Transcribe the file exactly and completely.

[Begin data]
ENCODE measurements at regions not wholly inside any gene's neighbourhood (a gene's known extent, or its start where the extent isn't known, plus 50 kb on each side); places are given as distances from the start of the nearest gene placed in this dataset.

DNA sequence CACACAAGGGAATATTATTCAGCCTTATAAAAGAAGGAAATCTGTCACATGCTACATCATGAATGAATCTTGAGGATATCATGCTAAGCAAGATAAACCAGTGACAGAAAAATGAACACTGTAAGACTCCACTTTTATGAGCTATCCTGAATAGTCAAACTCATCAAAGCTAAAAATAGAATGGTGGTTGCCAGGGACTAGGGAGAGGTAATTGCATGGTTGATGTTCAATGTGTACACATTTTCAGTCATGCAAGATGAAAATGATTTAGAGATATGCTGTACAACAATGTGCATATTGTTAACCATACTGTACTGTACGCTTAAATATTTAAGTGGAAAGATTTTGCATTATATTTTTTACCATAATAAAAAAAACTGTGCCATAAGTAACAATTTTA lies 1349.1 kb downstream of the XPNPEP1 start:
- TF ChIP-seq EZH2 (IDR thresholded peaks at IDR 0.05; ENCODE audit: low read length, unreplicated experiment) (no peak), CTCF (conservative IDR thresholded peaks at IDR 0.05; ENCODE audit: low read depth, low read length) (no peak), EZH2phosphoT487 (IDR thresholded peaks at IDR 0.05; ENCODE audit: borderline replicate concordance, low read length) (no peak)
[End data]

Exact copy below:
ENCODE measurements at regions not wholly inside any gene's neighbourhood (a gene's known extent, or its start where the extent isn't known, plus 50 kb on each side); places are given as distances from the start of the nearest gene placed in this dataset.

DNA sequence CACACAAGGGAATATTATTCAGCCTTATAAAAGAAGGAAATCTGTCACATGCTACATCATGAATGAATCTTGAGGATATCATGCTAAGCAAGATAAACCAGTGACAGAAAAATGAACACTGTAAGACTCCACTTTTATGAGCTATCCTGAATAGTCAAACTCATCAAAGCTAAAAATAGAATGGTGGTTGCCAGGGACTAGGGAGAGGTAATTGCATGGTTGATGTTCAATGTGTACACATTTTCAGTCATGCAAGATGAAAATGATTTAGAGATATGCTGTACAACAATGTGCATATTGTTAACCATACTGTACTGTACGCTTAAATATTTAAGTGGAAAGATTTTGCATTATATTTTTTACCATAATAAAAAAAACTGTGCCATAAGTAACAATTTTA lies 1349.1 kb downstream of the XPNPEP1 start:
- TF ChIP-seq EZH2 (IDR thresholded peaks at IDR 0.05; ENCODE audit: low read length, unreplicated experiment) (no peak), CTCF (conservative IDR thresholded peaks at IDR 0.05; ENCODE audit: low read depth, low read length) (no peak), EZH2phosphoT487 (IDR thresholded peaks at IDR 0.05; ENCODE audit: borderline replicate concordance, low read length) (no peak)